Last summer, I went on an eight-day trip to Tibet to explore this mysterious plateau region.

In order to save travel time, I took a four-hour direct flight from Shenzhen to Lhasa instead of transiting in Chengdu. Upon my arrival, I picked a guesthouse, Tashitakge Hotel which is popular among western travelers. It has a charming rooftop restaurant that offers sweeping views of Potala Palace and the mountains.

Lhasa is far more than just a sightseeing destination. There's plenty on offer for visitors, from commercial decorations to traditional temples on Barkhor Street. The Jokhang Temple is a must-see. Pilgrims prostrate along nearby roads to show their veneration. I also visited Sera Monastery and Drepung Monastery to see the giant Buddha, heritage wall paintings and spectacular Thangka paintings. Norbulingka which means 'garden' in the Tibetan language, is a UNESCO World Heritage Site located on the edge of Lhasa. One can take a stroll in the complex which houses the Dalai Lamas' summer palace and a garden full of flowers, grass and trees.

After a two-day stay in Lhasa, I took a coach driving along the Qinghai-Tibet Highway for a glimpse of Lake Yamdrok. Located over 4,000m above sea level, it is one of three holy lakes in Tibet, besides Lake Nam and Lake Manasarovar. Lake Yamdrok is turquoise when the sun shines on it. The lake reflects different hues of blue as the angle of the sun's rays changes. On the next day, I did another 12-hour round-trip to visit Lake Nam which is located even higher—over 5,000m above sea level. Hundreds of colourful prayer flags reveal the Tibetans' respect for this holy lake. Though it is a long distance from Lhasa, it is worth visiting once in a lifetime.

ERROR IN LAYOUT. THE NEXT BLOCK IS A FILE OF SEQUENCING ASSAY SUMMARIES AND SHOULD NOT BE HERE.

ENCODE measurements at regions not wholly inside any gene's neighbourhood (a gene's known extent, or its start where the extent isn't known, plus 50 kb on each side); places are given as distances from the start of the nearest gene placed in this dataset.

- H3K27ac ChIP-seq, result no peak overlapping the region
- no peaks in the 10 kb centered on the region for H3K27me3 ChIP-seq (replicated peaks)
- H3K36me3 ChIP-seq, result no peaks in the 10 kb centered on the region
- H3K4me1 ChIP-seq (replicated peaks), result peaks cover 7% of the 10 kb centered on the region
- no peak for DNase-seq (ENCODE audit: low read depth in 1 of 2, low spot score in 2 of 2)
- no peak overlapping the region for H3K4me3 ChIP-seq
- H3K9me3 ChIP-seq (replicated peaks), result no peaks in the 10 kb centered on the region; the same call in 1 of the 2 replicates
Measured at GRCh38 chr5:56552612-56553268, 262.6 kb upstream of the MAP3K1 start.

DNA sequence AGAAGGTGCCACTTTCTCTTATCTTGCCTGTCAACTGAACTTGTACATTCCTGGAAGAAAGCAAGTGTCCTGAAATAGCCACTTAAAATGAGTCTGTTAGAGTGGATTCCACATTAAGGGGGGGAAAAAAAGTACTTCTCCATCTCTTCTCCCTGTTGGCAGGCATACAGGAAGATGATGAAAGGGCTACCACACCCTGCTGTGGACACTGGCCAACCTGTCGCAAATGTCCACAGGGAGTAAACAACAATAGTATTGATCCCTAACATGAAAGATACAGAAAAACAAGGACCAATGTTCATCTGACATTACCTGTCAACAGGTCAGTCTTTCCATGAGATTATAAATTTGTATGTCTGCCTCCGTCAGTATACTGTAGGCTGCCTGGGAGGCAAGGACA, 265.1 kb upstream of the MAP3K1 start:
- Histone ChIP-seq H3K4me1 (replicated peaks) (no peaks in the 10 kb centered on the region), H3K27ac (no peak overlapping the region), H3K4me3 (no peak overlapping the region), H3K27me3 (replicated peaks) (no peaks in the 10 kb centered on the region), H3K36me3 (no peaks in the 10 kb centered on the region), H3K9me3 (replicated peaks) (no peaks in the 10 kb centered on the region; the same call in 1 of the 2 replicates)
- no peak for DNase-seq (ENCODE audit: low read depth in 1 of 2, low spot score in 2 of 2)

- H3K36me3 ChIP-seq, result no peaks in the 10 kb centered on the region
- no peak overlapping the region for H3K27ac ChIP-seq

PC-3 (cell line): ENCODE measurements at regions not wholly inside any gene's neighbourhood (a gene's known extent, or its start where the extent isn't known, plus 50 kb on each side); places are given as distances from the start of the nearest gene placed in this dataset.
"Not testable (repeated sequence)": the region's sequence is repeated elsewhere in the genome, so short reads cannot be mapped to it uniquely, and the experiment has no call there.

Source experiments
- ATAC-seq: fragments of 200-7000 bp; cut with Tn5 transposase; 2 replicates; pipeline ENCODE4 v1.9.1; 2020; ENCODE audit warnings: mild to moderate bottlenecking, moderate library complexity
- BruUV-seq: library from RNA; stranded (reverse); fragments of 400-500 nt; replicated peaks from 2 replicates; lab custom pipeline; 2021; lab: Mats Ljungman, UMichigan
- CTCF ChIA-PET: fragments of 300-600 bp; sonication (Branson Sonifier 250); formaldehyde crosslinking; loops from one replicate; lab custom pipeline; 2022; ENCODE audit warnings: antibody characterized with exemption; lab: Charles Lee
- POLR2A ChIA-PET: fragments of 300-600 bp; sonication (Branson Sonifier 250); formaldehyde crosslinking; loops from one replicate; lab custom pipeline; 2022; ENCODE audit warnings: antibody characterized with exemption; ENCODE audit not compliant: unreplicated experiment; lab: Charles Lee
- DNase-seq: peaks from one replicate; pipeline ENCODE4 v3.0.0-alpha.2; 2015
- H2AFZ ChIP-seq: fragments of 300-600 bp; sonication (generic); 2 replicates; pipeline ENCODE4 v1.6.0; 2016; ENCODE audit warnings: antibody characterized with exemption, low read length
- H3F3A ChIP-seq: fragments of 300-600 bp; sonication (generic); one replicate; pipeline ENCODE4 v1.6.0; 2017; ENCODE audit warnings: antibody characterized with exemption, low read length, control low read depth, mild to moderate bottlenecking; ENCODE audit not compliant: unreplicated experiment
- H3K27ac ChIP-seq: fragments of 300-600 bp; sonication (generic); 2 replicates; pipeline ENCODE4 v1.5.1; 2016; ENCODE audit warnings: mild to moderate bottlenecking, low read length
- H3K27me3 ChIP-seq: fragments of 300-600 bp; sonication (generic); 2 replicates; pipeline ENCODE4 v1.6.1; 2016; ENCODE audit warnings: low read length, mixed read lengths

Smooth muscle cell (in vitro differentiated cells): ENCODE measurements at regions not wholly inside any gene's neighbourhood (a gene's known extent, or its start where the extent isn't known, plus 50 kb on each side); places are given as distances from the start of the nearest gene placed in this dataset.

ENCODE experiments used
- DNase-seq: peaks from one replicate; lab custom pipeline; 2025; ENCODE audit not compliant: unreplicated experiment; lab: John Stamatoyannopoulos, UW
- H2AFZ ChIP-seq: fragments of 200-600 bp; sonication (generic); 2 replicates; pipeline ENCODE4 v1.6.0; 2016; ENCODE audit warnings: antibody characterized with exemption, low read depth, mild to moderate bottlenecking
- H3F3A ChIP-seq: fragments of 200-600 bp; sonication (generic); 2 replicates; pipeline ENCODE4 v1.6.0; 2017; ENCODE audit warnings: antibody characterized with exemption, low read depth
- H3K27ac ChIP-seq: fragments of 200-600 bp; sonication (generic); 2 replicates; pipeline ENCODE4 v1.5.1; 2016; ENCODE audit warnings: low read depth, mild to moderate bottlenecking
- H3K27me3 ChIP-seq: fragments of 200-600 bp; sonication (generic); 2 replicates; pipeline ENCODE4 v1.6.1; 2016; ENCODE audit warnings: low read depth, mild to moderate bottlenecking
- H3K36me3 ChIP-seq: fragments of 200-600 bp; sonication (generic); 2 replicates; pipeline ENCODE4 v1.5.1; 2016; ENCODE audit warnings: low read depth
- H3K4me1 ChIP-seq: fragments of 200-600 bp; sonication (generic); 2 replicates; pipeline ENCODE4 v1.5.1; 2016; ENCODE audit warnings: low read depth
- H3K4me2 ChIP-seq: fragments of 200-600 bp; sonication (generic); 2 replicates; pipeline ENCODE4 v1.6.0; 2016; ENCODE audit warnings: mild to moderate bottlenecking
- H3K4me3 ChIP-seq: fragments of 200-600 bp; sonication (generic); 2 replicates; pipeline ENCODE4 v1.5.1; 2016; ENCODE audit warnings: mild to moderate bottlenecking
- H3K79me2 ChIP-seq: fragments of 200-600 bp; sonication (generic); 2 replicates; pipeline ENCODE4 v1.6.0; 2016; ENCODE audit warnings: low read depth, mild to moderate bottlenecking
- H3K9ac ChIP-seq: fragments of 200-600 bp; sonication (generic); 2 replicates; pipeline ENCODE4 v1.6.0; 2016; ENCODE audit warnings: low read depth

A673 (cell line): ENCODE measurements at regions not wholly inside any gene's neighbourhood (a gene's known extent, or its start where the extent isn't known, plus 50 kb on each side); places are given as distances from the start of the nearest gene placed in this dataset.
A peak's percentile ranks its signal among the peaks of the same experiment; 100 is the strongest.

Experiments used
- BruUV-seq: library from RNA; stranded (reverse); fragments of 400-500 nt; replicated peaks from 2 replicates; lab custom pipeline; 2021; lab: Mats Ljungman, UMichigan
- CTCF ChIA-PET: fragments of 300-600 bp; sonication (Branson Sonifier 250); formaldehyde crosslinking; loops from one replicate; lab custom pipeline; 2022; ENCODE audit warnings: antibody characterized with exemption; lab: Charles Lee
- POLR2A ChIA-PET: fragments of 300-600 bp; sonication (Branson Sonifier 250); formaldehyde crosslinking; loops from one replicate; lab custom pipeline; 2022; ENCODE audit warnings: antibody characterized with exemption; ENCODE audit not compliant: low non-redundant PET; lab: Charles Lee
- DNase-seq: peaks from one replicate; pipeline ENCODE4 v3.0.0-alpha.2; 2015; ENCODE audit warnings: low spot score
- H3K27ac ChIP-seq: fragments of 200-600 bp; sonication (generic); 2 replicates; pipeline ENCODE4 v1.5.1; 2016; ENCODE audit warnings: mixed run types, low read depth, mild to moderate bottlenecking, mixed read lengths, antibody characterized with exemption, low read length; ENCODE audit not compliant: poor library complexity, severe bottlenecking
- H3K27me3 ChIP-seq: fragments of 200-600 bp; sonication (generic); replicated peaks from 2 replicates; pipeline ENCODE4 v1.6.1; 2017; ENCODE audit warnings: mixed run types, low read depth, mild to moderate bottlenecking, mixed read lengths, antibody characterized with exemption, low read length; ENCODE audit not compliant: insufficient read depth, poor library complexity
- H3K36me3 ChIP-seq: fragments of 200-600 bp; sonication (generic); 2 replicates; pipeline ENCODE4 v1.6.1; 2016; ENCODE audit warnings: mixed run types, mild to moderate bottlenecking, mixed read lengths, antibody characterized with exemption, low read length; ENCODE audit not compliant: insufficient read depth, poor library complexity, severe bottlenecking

On my first night in Lhasa, I immediately suffered from altitude sickness due to the thin air at high altitudes but luckily I recovered from the headache the very next morning. This is the reason behind the advice to slow everything down and keep taking deep breaths. In addition, one is advised to bring along a face mask and disinfection supplies for insanitary dry toilets in Tibet. Last but not least, it is also a frightening experience when you have to share the road with large trucks and coaches on the Qinghai-Tibet Highway.

Tibet is attractive not only because of its natural beauty, but also because of the religious belief that pervades all aspects of daily life there. When I was in Drepung Monastery, I saw an 80-year-old lady accompanied by two young women walking along a steep and narrow staircase to pay respect to Buddha. I could not but admire and respect those Buddhists who undertake the "three steps, one bow" pilgrimage or those who turn a prayer wheel with their hands on Barkhor Street. The trip has not only shown me the beauty of Tibet, it has inspired my life. Once a person experiences Tibet from a different perspective, a lot is certainly gained.